What she has done has gone even deeper. Daniel is 13 years old; he has been tested for his competency, and has been found to be completely illiterate. He was homeschooled. Colleen Hauser has been wielding the sacrificial dagger of her faith on her son for years, crippling his brain and rendering him unable to evaluate the real-world consequences of their decisions. I wonder how many Daniel Hausers there are in this country, living lives of quiet ignorance, unexposed by the trauma of a physical disease?
And here’s the real tragedy: Colleen Hauser almost certainly loves her son and believes she is doing what is best for him, every step of the way. I can identify with her in that regard — I can understand that deep, gut-wrenching love a parent can have for her children, the kind that can put you to your knees with agony at every little hurt they suffer…and Daniel Hauser faces deeper pain and an imminent threat of death that my kids have never had. But Colleen Hauser is so afflicted with the poison of religion that she has lost sight of reality, and is going to kill her son with her ignorance.
Please, someone, tell the priests to go tend to their rituals and quit pretending to ha have any understanding of reality. A new archbishop has tried to use biology to argue for his archaic moral position, and I just want to slap him.
Archbishop Timothy Dolan yesterday said advocates of gay marriage “are asking for trouble,” arguing that traditional, one-man/one-woman marriage is rooted in people’s moral DNA.
“There’s an in-built code of right and wrong that’s embedded in the human DNA,” Dolan told The Post in an exclusive, wide-ranging interview, a week after becoming the New York Archdiocese’s new leader.
“Hard-wired into us is a dictionary, and the dictionary defines marriage as between one man, one woman for life, please God, leading to the procreation of human life.
Every word an ignorant lie. There is no genetic basis for a moral code except, perhaps, in the broadest sense of intrinsic rewards for social behavior — Catholicism is not biologically heritable.
There was an appalling and tragic plane crash in Montana: 14 people were killed, 7 of them children.
Tom Hagler, a mechanic at the Oroville airport, told The Sacramento Bee that he allowed several children ages 6 to 10 to use the airport bathroom before they boarded the doomed plane.
“There were a lot of kids in the group,” he said, “a lot of really cute kids.”
Nine of them were members of one family. This was a horrifying and genuinely horrible accident; I can’t begin to imagine the grief felt by the survivors, who lost children and grandchildren.
I can feel great anger, though. Here is something that will make you furious and outraged, too. Irving Feldkamp is the father of two and grandfather of five who were killed in that accident; he lost a shocking great swath of his family in that one sad afternoon. Irving Feldkamp is also the owner of Family Planning Associates — a chain of clinics that also does abortions.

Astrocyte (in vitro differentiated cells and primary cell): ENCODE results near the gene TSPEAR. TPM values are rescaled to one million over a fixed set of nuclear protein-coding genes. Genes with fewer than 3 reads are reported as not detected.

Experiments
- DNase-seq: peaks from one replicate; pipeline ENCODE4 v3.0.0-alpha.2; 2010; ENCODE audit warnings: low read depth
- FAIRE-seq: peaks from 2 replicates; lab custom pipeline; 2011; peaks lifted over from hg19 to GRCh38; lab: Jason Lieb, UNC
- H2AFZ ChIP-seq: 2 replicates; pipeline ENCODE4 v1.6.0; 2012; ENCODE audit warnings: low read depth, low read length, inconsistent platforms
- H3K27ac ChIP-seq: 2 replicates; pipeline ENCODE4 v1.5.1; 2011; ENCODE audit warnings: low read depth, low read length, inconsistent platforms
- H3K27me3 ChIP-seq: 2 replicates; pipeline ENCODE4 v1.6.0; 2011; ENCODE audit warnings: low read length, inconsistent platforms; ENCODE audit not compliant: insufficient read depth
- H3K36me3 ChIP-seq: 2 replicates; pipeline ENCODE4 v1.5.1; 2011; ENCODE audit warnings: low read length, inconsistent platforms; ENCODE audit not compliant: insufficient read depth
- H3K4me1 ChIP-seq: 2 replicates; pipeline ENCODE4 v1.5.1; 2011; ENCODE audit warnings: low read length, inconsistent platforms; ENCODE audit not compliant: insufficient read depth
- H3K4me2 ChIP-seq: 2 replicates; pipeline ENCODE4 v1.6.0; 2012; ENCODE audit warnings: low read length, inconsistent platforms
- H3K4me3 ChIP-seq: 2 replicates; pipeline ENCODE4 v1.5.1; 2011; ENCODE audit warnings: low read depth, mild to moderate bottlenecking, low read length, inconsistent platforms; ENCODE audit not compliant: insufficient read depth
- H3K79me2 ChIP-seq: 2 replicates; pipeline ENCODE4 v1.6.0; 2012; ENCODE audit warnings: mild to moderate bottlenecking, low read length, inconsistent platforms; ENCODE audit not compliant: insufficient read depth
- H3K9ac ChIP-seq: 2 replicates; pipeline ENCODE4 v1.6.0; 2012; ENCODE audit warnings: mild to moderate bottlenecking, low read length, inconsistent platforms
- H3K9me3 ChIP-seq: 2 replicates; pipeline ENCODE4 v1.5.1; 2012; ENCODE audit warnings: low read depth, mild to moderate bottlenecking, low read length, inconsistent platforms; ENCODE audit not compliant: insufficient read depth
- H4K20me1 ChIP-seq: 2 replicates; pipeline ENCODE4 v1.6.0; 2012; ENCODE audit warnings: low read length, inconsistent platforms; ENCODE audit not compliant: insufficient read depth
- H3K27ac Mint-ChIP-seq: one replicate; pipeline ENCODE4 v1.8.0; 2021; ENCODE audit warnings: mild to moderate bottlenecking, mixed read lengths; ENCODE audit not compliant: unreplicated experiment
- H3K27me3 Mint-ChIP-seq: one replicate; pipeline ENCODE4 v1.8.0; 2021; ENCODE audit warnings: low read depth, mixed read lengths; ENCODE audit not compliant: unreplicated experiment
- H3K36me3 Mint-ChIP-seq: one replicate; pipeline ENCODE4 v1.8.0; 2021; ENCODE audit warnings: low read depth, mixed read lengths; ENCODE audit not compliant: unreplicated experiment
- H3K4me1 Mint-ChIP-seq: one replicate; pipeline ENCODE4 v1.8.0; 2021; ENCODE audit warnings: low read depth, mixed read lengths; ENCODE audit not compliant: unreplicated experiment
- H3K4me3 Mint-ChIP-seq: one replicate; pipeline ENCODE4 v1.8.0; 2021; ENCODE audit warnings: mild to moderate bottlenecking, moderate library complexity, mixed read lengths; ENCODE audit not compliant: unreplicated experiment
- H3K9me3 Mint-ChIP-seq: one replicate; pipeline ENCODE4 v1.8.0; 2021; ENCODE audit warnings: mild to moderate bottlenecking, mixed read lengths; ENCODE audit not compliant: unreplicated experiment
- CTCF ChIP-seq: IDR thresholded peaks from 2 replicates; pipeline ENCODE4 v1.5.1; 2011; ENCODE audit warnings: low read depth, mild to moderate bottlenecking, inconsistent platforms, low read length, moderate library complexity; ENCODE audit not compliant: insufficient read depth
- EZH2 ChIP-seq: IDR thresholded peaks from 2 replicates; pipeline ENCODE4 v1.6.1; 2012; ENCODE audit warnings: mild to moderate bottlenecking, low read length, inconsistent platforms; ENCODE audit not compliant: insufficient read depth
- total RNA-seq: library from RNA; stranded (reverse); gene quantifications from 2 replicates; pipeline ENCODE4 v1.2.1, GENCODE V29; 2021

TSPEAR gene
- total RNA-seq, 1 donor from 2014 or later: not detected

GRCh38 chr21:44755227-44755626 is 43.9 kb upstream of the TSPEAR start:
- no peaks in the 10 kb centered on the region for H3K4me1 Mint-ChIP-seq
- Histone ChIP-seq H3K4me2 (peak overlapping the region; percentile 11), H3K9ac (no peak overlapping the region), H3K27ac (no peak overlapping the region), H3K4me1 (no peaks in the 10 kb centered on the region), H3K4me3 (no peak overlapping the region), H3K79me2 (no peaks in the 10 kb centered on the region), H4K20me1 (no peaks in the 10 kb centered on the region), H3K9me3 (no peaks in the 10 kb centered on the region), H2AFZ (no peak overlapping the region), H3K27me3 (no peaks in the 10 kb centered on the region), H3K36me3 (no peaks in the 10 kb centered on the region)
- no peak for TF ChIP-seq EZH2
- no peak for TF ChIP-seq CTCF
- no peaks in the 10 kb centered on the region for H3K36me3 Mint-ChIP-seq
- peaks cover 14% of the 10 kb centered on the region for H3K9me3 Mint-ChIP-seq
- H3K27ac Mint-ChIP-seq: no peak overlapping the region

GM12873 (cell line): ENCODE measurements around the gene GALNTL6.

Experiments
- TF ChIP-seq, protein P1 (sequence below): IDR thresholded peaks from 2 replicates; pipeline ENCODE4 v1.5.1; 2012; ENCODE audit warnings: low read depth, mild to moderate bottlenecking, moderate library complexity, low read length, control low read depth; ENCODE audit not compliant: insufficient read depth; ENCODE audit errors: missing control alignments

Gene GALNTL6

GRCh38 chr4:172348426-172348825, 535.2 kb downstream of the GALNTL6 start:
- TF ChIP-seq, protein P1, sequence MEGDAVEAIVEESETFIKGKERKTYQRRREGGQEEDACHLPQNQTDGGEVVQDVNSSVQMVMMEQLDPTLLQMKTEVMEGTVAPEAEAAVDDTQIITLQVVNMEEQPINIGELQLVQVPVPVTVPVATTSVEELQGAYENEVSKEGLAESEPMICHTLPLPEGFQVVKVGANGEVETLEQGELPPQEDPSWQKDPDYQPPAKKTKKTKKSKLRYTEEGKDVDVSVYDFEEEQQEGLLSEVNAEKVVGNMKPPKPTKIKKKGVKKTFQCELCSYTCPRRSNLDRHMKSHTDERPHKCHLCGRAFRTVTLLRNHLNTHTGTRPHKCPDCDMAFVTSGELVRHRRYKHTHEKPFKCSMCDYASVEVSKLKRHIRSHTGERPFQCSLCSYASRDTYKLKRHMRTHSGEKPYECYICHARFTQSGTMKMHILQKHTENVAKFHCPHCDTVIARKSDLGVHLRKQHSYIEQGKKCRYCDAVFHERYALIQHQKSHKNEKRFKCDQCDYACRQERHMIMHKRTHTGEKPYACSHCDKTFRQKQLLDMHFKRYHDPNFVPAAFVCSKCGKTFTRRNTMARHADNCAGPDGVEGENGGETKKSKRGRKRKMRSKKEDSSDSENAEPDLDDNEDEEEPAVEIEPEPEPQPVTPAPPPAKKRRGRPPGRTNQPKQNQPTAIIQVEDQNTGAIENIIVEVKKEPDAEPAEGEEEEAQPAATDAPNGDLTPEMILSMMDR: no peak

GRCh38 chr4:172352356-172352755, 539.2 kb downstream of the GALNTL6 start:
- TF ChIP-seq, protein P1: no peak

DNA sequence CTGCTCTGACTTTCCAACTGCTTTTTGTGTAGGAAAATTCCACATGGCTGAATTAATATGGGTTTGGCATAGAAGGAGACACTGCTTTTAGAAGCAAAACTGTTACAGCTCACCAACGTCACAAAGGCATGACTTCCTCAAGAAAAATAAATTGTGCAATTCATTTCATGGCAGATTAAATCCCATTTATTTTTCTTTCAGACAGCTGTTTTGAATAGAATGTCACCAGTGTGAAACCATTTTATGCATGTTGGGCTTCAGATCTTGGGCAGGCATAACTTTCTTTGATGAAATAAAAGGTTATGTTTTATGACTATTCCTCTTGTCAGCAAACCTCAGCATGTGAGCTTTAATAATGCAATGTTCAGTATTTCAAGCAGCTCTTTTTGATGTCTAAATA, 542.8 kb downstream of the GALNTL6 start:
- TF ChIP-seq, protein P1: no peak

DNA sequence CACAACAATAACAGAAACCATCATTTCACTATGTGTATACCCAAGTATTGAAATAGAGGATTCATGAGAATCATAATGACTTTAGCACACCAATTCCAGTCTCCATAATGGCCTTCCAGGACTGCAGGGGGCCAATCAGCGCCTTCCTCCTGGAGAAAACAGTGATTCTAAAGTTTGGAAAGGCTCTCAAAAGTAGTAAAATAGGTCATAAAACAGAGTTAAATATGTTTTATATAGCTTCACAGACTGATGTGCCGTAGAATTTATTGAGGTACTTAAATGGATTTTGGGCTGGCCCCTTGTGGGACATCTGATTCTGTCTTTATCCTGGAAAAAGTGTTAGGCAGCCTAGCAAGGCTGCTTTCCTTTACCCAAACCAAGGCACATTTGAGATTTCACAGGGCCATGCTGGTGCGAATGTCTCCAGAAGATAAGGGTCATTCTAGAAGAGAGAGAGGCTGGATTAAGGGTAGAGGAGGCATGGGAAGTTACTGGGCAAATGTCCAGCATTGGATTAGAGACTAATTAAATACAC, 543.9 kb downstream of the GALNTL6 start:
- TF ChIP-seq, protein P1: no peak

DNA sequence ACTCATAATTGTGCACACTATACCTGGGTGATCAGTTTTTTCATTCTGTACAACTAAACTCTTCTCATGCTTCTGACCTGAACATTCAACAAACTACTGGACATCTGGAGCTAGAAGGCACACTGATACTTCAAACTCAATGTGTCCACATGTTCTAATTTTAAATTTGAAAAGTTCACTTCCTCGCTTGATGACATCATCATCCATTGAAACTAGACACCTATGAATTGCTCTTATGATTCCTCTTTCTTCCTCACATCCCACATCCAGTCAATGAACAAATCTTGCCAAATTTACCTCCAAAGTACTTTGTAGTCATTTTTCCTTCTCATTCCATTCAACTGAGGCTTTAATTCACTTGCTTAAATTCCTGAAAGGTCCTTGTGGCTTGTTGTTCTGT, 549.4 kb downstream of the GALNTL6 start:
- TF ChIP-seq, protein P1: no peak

You can guess what segment of the Christian community I’m about to highlight.
Choke back your gag reflex and read this hideous, evil article on Christian Newswire. Some moral cretin named Gingi Edmonds wrote a wretched story on this tragedy that makes it sound like divine retribution on Mr Feldkamp.
It begins by telling us that the plane crashed in a cemetery — a Catholic cemetery that has a “memorial to the unborn”, dedicated to aborted fetuses. We are apparently supposed to feel some sense of irony at this.
It’s been confirmed: members of the Oklahoma legislature are investigating the suspicious circumstances of Richard Dawkins’ lecture. After all, what possible excuse could UO have for inviting a known rabblerouser who doesn’t happen to believe in gods? Other than his reputation as a world-famous scientist, writer, and speaker, of course.
Sure enough, I just received confirmation today in a letter from the Open Records Office at the University of Oklahoma. The letter confirms that on the day of Dawkins’ speech, Oklahoma State Representative Rebecca Hamilton requested substantial information relating to the speech from Vice President for Governmental Relations Danny Hilliard. Representative Hamilton’s exhaustive request included demands for all e-mails and correspondence relating to the speech; a list of all money paid to Dawkins and the entities, public or private, responsible for this funding; and the total cost to the university, including, among other things, security fees, advertising, and even “faculty time spent promoting this event.”